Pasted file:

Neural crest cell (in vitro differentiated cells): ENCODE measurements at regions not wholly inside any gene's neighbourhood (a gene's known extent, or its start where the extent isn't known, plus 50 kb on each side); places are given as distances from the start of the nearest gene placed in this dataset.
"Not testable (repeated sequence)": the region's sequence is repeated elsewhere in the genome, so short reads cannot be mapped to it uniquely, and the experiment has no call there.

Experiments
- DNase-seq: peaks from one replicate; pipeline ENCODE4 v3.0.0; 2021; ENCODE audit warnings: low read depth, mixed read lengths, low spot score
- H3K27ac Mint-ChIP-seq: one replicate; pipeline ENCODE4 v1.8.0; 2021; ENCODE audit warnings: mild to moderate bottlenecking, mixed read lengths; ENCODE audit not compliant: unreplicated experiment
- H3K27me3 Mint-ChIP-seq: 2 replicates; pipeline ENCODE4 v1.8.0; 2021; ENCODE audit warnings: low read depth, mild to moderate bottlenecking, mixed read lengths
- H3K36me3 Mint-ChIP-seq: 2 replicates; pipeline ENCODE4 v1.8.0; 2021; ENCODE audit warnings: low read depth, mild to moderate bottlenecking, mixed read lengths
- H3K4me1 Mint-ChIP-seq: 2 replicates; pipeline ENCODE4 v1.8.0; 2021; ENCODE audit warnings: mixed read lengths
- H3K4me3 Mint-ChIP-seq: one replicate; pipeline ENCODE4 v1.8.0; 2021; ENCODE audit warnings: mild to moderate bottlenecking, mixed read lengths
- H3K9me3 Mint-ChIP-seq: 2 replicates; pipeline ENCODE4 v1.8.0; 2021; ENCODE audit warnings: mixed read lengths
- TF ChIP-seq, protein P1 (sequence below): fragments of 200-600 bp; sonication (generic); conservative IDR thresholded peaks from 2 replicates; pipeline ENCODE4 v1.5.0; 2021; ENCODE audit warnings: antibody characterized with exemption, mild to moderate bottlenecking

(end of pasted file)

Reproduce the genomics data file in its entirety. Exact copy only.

Neural crest cell (in vitro differentiated cells): ENCODE measurements at regions not wholly inside any gene's neighbourhood (a gene's known extent, or its start where the extent isn't known, plus 50 kb on each side); places are given as distances from the start of the nearest gene placed in this dataset.
"Not testable (repeated sequence)": the region's sequence is repeated elsewhere in the genome, so short reads cannot be mapped to it uniquely, and the experiment has no call there.

Experiments
- DNase-seq: peaks from one replicate; pipeline ENCODE4 v3.0.0; 2021; ENCODE audit warnings: low read depth, mixed read lengths, low spot score
- H3K27ac Mint-ChIP-seq: one replicate; pipeline ENCODE4 v1.8.0; 2021; ENCODE audit warnings: mild to moderate bottlenecking, mixed read lengths; ENCODE audit not compliant: unreplicated experiment
- H3K27me3 Mint-ChIP-seq: 2 replicates; pipeline ENCODE4 v1.8.0; 2021; ENCODE audit warnings: low read depth, mild to moderate bottlenecking, mixed read lengths
- H3K36me3 Mint-ChIP-seq: 2 replicates; pipeline ENCODE4 v1.8.0; 2021; ENCODE audit warnings: low read depth, mild to moderate bottlenecking, mixed read lengths
- H3K4me1 Mint-ChIP-seq: 2 replicates; pipeline ENCODE4 v1.8.0; 2021; ENCODE audit warnings: mixed read lengths
- H3K4me3 Mint-ChIP-seq: one replicate; pipeline ENCODE4 v1.8.0; 2021; ENCODE audit warnings: mild to moderate bottlenecking, mixed read lengths
- H3K9me3 Mint-ChIP-seq: 2 replicates; pipeline ENCODE4 v1.8.0; 2021; ENCODE audit warnings: mixed read lengths
- TF ChIP-seq, protein P1 (sequence below): fragments of 200-600 bp; sonication (generic); conservative IDR thresholded peaks from 2 replicates; pipeline ENCODE4 v1.5.0; 2021; ENCODE audit warnings: antibody characterized with exemption, mild to moderate bottlenecking